The effort to legalize the medical use of marijuana in New Jersey has been a long, tough struggle.

The legislation was drafted to be the strictest in the nation. It was passed a full two years ago and signed into law in the final days of the Corzine administration.

The Christie administration delayed writing regulations to implement the law, and it wasn't until November that the Department of Health and Senior Services finalized the state's rules.

Now, efforts to bring medical marijuana to sick people who need it are facing another unfortunate hurdle. Nonprofit groups trying to find places to grow or distribute legal marijuana are up against local residents who don't want such facilities in their towns.

Unlike medical marijuana statutes in California or Colorado, which are loose enough to allow for widespread abuse, New Jersey's law delineates which diseases marijuana can be prescribed for and limits distribution to six nonprofit dispensaries, each of which must undergo an extensive application process, including criminal background checks of all employees.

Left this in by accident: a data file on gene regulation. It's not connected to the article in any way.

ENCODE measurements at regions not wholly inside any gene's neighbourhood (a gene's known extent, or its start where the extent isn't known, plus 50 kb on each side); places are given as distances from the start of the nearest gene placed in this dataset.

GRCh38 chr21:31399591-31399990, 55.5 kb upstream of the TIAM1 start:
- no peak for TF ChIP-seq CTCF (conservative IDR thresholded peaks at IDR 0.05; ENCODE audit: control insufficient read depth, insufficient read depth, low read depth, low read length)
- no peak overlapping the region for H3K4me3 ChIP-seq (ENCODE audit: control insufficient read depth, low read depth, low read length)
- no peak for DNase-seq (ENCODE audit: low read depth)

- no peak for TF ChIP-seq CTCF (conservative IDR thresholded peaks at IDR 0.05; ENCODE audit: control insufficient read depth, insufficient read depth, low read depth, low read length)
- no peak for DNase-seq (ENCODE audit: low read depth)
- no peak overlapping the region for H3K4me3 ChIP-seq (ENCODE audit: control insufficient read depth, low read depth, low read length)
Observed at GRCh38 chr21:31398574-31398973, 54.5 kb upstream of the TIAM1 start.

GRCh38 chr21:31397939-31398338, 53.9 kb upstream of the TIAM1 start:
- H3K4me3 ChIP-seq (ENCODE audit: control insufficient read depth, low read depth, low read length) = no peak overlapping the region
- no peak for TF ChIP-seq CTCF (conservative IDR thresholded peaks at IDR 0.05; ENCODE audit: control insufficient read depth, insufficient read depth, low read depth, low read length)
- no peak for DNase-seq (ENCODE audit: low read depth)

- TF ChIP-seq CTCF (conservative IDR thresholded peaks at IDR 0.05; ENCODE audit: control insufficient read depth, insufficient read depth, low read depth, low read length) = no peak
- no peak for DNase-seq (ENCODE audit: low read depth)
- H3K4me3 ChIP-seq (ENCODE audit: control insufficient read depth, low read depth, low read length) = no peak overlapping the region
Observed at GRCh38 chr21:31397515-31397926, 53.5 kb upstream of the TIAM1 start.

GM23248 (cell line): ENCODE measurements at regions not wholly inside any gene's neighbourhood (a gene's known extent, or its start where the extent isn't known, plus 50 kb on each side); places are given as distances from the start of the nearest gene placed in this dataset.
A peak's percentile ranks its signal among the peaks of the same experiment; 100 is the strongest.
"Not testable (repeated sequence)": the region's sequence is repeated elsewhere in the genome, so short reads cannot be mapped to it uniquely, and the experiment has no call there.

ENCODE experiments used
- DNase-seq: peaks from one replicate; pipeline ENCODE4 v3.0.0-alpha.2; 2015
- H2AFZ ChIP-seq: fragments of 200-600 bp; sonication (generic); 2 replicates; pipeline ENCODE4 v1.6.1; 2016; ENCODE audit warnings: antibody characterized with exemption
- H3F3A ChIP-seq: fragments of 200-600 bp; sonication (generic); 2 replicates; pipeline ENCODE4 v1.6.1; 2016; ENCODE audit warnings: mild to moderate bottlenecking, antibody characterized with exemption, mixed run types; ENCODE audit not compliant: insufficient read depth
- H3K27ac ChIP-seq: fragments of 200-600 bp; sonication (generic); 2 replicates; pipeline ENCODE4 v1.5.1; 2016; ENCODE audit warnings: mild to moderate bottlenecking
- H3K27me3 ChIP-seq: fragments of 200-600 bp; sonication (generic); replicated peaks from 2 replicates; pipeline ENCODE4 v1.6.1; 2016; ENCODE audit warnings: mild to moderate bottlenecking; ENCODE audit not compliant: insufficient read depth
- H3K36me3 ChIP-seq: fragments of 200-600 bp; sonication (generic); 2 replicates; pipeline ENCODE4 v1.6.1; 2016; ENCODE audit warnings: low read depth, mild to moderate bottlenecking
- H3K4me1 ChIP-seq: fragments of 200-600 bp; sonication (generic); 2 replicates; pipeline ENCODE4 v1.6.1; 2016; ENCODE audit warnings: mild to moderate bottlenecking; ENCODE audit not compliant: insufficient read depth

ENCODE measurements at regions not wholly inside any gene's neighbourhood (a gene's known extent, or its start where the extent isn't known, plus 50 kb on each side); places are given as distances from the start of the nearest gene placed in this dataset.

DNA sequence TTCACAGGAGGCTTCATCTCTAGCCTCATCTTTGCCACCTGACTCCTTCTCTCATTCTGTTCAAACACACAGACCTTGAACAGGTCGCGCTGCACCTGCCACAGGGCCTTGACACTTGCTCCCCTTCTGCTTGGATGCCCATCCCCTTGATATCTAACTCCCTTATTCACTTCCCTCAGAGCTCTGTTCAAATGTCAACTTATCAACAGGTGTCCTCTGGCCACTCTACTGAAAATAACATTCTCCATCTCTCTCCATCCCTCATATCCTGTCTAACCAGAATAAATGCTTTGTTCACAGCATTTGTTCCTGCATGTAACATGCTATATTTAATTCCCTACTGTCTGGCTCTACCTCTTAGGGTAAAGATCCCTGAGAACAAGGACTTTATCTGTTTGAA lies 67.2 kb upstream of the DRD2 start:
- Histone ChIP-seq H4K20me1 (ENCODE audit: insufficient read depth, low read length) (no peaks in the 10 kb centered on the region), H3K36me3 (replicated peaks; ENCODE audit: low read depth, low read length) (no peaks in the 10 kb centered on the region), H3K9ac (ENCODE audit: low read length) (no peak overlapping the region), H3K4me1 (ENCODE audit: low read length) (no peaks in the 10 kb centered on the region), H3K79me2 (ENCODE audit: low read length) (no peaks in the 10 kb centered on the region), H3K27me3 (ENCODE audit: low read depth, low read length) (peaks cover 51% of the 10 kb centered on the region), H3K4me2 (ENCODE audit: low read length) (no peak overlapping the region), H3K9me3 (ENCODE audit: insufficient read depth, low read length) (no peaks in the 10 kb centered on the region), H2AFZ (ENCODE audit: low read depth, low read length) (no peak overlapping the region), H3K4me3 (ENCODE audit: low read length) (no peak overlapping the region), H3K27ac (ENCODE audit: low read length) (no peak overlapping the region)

But none of that matters if there is no place to situate a dispensary.

An Eagleton poll released in November showed an overwhelming majority of New Jersey residents - 86 percent - were in favor of making medical marijuana available by prescription. Apparently that approval doesn't extend to wanting a distribution center or greenhouse in their neighborhoods.

Earlier this month, the Land Development Board of Westampton Township in Burlington County rejected a proposal to house a medical marijuana facility in a vacant factory building.

In December, Upper Freehold Township in Monmouth County adopted an ordinance that would prohibit any medical marijuana facilities.

In October, the Zoning Board in Maple Shade, Burlington County, denied a variance for a dispensary in a former furniture store.

So far, only one dispensary, in Montclair in Essex County, has received local approvals.

Some of the dispensaries have said they will appeal the rejections in court, and that may be where this issue will be resolved. As columnist R. William Potter has pointed out, New Jersey courts have ruled that municipal land-use regulations must promote statewide policies.

Caught in the not-in-my-backyard reaction are the many patients with ailments such as cancer, AIDS, glaucoma, epilepsy or multiple sclerosis who continue to wait for a legal way to obtain the marijuana that eases their symptoms.

New Jersey has made a promise to these people. Local officials should help make sure that promise is kept.